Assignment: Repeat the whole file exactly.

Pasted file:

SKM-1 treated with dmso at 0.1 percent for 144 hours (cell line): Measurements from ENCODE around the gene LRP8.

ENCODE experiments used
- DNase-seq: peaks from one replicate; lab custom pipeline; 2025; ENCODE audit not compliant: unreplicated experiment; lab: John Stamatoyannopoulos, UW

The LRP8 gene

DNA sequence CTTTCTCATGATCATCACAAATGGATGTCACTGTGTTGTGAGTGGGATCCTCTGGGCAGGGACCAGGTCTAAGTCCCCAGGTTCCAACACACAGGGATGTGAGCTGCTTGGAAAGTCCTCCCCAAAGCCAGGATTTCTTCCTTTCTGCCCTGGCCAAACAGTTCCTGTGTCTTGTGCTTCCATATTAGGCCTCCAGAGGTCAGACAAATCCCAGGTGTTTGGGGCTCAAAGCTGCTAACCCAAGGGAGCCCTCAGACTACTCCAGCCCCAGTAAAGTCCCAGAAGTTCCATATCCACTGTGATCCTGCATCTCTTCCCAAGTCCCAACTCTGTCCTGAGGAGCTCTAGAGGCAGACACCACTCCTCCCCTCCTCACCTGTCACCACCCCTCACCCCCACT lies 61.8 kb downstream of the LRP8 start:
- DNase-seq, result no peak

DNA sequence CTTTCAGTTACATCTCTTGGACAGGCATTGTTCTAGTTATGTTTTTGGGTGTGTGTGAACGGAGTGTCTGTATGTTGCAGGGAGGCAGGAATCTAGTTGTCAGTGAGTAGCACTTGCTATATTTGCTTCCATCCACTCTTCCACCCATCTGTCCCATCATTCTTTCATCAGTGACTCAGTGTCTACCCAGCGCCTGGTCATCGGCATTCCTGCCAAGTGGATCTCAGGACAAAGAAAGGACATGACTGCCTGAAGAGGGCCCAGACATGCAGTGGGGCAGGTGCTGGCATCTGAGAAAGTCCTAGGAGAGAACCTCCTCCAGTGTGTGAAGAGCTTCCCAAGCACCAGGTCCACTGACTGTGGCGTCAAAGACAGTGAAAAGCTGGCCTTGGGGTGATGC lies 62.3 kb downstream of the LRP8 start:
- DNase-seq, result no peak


SKM-1 treated with dmso at 0.1 percent for 144 hours (cell line): Measurements from ENCODE around the gene LRP8.

ENCODE experiments used
- DNase-seq: peaks from one replicate; lab custom pipeline; 2025; ENCODE audit not compliant: unreplicated experiment; lab: John Stamatoyannopoulos, UW

The LRP8 gene

DNA sequence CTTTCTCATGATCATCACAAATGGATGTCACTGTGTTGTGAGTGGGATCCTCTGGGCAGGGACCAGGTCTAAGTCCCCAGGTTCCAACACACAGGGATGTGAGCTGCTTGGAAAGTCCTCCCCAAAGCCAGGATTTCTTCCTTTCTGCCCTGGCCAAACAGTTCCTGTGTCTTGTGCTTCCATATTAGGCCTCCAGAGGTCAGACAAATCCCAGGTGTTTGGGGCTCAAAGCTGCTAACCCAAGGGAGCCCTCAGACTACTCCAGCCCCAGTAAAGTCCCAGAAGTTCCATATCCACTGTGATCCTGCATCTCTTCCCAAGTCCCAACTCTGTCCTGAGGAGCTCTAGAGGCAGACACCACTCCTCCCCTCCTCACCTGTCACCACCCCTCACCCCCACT lies 61.8 kb downstream of the LRP8 start:
- DNase-seq, result no peak

DNA sequence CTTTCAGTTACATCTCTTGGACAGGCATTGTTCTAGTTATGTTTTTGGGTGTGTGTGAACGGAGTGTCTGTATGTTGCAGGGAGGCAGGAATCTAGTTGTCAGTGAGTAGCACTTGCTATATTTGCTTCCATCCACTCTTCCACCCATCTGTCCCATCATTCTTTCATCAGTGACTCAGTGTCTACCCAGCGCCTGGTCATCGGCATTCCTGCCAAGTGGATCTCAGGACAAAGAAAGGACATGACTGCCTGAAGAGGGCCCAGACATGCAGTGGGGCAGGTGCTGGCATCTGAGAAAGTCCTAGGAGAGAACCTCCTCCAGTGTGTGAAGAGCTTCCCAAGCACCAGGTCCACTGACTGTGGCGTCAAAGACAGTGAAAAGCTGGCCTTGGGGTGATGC lies 62.3 kb downstream of the LRP8 start:
- DNase-seq, result no peak